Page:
The Heart of Music

It’s hard to describe what happens to me when I strap on my guitar and strum the first chord of the first song of the first set. Something or someone else takes control, directing every move, every chord change, every word. I’m just the vessel, the transportation; destination unknown.

I think the heart of music is each of us, all of our hearts combined to form many vessels, many forms of transportation, with many unknown destinations. The beauty of all that is we don’t need to understand the heart itself, we just need to feel the body that contains it. But how is that possible?

Make a playlist of 20 or 25 of your favorite songs, then share that with someone, anyone, and ask them to make one and share it with you. I’m convinced that if we do that it just might be possible to feel, to see each other again. And heal ourselves from the hatred and division that has infected us.

Here’s a playlist of 20 of my favorites in no particular order. I know it might be hard for some of you to list only 20, or maybe even two or three, but even if it’s just one song that touches you in a special way, share it here with us in a comment. And then go out and feel the bodies of music all around you.

  1. Don’t Think Twice, It’s Alright (Bob Dylan)
  2. Slither (Mandolin Orange)
  3. Misty’s Nightmares 1 & 2 (Father John Misty)
  4. Love is All (The Tallest Man On Earth)
  5. She Lit a Fire (Lord Huron)
  6. Over The Rainbow (Eva Cassidy)
  7. Red Light (The Paper Kites)
  8. Cedar Lane (First Aid Kit)
  9. Blacktop (Julien Baker)
  10. Holocene (Bon Iver)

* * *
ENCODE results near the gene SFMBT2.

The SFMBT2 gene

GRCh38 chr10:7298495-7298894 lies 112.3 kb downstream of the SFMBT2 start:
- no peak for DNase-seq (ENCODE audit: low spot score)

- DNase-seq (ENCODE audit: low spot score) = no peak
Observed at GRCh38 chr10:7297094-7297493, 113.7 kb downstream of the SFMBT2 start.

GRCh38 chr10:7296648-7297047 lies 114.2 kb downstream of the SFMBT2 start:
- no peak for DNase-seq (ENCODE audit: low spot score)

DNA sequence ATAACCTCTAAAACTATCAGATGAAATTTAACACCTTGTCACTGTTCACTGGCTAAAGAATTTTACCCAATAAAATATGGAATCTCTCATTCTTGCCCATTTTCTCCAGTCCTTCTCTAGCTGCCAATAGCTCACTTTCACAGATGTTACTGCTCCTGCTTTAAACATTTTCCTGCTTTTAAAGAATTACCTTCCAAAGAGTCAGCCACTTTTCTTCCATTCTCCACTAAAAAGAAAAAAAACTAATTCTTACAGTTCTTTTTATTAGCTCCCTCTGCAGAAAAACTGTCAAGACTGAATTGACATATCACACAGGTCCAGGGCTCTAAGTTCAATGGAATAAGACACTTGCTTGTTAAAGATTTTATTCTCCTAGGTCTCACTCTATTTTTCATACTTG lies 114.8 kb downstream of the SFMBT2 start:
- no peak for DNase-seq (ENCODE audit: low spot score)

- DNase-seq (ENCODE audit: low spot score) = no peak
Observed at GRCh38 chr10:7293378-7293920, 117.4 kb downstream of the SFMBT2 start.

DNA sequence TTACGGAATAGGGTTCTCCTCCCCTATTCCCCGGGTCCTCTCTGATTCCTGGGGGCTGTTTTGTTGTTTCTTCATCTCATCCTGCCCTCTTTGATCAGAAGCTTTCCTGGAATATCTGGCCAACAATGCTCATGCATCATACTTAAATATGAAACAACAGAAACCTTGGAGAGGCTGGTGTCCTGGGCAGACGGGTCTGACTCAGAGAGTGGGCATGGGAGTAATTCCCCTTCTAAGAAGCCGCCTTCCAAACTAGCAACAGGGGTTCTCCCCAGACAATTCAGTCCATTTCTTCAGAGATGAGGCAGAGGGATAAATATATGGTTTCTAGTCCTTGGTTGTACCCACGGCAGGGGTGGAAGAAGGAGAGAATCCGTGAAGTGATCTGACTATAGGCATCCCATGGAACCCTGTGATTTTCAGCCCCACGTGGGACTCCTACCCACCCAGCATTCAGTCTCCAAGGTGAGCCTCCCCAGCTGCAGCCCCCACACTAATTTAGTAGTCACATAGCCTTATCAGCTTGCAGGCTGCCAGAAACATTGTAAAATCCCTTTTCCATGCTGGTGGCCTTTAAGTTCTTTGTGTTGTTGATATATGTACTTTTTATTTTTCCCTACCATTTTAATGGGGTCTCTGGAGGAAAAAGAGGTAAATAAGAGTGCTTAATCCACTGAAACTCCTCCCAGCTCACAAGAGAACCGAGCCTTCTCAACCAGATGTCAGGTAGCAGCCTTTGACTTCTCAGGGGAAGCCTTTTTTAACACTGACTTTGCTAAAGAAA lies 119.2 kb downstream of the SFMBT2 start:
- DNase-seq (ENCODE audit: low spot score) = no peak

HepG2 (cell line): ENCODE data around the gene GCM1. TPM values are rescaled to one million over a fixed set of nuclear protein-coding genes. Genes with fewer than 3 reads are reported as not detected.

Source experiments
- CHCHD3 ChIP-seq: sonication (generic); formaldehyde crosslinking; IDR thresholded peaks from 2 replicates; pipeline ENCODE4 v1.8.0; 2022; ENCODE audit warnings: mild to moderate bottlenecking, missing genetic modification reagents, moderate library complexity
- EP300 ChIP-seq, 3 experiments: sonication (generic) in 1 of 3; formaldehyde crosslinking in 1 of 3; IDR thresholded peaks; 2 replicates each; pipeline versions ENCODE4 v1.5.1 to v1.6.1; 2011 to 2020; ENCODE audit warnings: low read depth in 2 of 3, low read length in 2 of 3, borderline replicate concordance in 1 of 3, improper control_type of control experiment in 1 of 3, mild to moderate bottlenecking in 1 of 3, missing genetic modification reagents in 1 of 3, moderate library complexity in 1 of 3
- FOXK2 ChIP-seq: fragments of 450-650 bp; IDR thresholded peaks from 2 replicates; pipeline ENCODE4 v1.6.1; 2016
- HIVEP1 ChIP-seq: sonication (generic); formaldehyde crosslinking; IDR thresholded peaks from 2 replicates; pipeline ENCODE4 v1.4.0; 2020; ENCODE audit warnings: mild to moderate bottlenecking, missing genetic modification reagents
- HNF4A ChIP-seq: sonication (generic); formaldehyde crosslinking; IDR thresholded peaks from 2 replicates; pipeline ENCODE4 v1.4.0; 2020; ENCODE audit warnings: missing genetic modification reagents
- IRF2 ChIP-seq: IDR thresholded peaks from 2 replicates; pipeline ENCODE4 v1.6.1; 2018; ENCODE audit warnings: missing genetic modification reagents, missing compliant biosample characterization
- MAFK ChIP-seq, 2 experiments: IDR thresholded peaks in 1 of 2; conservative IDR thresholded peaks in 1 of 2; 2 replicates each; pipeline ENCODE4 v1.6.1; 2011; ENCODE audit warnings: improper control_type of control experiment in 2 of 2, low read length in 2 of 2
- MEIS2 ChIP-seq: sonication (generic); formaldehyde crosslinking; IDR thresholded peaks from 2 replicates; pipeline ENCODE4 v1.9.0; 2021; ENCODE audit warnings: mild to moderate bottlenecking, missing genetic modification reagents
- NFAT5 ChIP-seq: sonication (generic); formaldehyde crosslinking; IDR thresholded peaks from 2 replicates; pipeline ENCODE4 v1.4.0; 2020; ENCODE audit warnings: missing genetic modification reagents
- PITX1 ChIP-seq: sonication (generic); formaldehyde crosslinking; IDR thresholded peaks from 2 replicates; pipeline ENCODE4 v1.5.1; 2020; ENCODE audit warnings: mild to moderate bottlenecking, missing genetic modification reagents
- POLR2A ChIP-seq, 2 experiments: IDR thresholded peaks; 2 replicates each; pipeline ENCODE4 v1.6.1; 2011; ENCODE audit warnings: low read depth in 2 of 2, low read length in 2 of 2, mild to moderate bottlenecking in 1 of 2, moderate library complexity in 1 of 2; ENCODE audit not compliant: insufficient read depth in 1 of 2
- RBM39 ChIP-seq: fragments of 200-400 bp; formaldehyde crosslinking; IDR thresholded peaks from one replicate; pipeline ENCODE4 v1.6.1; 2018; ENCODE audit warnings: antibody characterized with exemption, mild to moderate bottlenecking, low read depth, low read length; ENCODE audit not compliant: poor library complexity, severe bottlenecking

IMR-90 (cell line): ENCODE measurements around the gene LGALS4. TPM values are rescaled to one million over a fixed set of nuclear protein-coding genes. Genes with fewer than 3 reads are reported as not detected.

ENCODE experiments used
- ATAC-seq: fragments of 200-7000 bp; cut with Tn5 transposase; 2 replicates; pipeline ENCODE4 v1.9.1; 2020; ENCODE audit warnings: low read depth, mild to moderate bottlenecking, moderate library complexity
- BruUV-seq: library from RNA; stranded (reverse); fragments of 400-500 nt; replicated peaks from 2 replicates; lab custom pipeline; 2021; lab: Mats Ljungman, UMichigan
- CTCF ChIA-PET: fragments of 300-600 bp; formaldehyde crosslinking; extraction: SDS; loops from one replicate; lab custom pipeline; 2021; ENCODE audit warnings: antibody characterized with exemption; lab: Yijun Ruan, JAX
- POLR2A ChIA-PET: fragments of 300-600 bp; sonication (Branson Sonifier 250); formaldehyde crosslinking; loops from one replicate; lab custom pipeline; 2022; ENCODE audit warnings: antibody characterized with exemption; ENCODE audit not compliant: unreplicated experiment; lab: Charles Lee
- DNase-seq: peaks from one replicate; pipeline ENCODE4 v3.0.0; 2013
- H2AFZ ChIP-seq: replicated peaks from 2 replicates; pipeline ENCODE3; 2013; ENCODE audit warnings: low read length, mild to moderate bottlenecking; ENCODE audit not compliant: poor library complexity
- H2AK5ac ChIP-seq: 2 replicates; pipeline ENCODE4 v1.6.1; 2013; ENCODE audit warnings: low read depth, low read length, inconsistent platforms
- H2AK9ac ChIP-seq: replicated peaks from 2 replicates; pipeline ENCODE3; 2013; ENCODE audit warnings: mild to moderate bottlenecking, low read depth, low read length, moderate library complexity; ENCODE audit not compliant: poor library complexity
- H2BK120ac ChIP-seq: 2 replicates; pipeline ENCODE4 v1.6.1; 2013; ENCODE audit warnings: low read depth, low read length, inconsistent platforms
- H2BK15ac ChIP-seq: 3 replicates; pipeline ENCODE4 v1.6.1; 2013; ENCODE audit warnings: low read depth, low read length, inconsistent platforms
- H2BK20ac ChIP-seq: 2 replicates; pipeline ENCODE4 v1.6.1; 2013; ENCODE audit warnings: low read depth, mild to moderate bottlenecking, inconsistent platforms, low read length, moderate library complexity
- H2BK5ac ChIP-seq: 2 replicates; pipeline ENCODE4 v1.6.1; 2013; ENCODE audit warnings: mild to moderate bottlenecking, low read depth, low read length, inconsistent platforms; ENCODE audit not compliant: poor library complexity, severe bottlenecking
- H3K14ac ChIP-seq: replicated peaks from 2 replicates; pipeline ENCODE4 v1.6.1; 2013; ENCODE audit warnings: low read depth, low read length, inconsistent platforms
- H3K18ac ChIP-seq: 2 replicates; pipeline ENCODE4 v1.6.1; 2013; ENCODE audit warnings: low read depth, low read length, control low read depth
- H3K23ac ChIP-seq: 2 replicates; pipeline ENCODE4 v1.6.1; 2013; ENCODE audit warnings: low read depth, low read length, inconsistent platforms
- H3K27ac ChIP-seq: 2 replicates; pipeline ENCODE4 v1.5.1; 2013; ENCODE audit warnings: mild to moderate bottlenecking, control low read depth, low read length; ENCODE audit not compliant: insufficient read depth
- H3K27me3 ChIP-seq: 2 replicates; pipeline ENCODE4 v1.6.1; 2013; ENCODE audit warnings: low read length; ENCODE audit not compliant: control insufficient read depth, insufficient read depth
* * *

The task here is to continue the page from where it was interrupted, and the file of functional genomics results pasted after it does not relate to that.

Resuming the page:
11. Tennessee Whiskey (Chris Stapleton)
  12. Hey Hey What Can I Do (Led Zeppelin)
  13. Hotel California (Eagles)
  14. How To Forget (Jason Isbell)
  15. Wooden Ships (Crosby, Stills & Nash)
  16. Pink Rabbits (The National)
  17. The House That Built Me (Miranda Lambert)
  18. I Can Almost See You (Hammock)
  19. Am I Going Up (All Them Witches)
  20. Blue Moon of Kentucky (Bill Monroe)

Nothing to say

Well, maybe I have a little something to say. After all, spring has sprung here in our neck of the woods and although it might not feel like it just yet, I know warmer weather is just around the corner!

These northeast winters didn’t used to bother me as much when I was in my 30s and 40s. But when I hit 50 the cold and snow began a vicious attack on my well being, physically and mentally. I’ve mentioned selling the farm (i.e. six acres) and moving to a warmer clime, but it hasn’t went over very well, yet.

I used to think moving back home to Kentucky would be nice. But Old Man Winter visits that state too, and I’m beginning to think that in order to get out of his reach I’ll have to relocate further south, much further south.

I still call Kentucky home, but I’ve actually lived here in Pennsylvania longer. I guess it must have something to do with the state you were born in rather than the length of time you lived there. Pennsylvania has never felt like home to me because it’s not where I was rooted.

Folks will often combine the two states and it becomes Pennsyltucky. I cringe when I hear it. The only thing the two states have in common is they’re both commonwealths. Maybe one other thing – pretty countryside, in places. I think Kentucky’s hills have more of a pronounced “roll” to them, whereas Pennsylvania’s are higher and steeper.

I haven’t read Thomas Wolfe’s novel You Can’t Go Home Again but I probably won’t let what that title means convince me that it’s true. I’ll return to my past in Kentucky one of these days and we’ll have a long talk about the rest of my future.

Here’s an old Kentucky photo of my father and his band. That’s him on the left, standing with his guitar.